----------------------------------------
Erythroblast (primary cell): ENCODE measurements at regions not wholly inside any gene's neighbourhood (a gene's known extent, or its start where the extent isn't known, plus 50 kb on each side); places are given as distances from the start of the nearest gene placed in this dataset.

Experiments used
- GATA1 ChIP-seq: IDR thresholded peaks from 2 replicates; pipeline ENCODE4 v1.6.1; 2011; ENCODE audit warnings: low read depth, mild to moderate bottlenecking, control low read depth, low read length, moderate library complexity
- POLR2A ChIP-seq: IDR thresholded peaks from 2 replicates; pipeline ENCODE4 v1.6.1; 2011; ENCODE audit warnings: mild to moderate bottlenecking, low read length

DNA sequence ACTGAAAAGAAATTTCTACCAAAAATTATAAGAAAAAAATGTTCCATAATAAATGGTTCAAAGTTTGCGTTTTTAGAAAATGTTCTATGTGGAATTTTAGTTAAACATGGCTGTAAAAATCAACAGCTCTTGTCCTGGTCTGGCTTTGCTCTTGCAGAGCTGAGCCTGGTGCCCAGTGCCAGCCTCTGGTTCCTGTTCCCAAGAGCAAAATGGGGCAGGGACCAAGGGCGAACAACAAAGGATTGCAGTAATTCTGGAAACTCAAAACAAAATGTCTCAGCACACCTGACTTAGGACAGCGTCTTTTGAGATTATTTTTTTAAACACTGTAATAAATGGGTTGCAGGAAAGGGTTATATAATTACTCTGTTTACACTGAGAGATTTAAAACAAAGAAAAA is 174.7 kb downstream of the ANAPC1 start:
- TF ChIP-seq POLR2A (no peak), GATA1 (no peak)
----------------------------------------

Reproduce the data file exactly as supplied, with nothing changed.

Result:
Erythroblast (primary cell): ENCODE measurements at regions not wholly inside any gene's neighbourhood (a gene's known extent, or its start where the extent isn't known, plus 50 kb on each side); places are given as distances from the start of the nearest gene placed in this dataset.

Experiments used
- GATA1 ChIP-seq: IDR thresholded peaks from 2 replicates; pipeline ENCODE4 v1.6.1; 2011; ENCODE audit warnings: low read depth, mild to moderate bottlenecking, control low read depth, low read length, moderate library complexity
- POLR2A ChIP-seq: IDR thresholded peaks from 2 replicates; pipeline ENCODE4 v1.6.1; 2011; ENCODE audit warnings: mild to moderate bottlenecking, low read length

DNA sequence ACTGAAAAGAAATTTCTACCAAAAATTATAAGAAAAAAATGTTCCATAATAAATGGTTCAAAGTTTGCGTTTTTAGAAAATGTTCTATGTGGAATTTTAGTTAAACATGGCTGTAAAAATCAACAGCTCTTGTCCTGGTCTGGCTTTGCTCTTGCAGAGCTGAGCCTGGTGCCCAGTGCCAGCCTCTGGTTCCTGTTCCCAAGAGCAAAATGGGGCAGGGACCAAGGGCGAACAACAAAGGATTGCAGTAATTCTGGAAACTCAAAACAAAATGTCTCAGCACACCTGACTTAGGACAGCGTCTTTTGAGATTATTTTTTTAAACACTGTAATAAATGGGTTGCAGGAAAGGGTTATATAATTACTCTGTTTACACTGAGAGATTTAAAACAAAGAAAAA is 174.7 kb downstream of the ANAPC1 start:
- TF ChIP-seq POLR2A (no peak), GATA1 (no peak)